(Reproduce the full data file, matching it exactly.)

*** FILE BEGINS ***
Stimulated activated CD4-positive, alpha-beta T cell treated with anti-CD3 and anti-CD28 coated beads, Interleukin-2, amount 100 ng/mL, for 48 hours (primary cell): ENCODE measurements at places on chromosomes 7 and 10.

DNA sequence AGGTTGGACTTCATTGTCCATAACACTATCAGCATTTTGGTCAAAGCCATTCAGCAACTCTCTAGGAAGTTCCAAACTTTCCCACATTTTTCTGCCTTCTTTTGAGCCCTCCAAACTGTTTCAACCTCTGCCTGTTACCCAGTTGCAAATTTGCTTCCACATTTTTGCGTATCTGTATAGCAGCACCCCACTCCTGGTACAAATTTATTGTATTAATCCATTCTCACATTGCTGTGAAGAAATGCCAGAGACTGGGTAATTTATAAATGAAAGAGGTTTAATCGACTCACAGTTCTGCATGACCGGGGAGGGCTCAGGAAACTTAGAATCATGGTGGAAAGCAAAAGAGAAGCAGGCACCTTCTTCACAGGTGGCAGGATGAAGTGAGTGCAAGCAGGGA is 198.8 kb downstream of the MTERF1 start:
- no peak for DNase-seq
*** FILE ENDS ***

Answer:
Stimulated activated CD4-positive, alpha-beta T cell treated with anti-CD3 and anti-CD28 coated beads, Interleukin-2, amount 100 ng/mL, for 48 hours (primary cell): ENCODE measurements at places on chromosomes 7 and 10.

DNA sequence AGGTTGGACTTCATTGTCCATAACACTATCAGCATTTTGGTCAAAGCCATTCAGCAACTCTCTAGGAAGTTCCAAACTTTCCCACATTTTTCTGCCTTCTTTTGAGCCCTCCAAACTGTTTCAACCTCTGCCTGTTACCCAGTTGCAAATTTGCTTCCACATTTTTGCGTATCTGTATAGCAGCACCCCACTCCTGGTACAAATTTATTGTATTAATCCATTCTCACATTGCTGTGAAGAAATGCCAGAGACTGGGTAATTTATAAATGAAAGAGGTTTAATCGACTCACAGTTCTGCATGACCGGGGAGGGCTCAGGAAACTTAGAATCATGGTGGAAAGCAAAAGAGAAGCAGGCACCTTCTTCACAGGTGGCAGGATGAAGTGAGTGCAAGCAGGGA is 198.8 kb downstream of the MTERF1 start:
- no peak for DNase-seq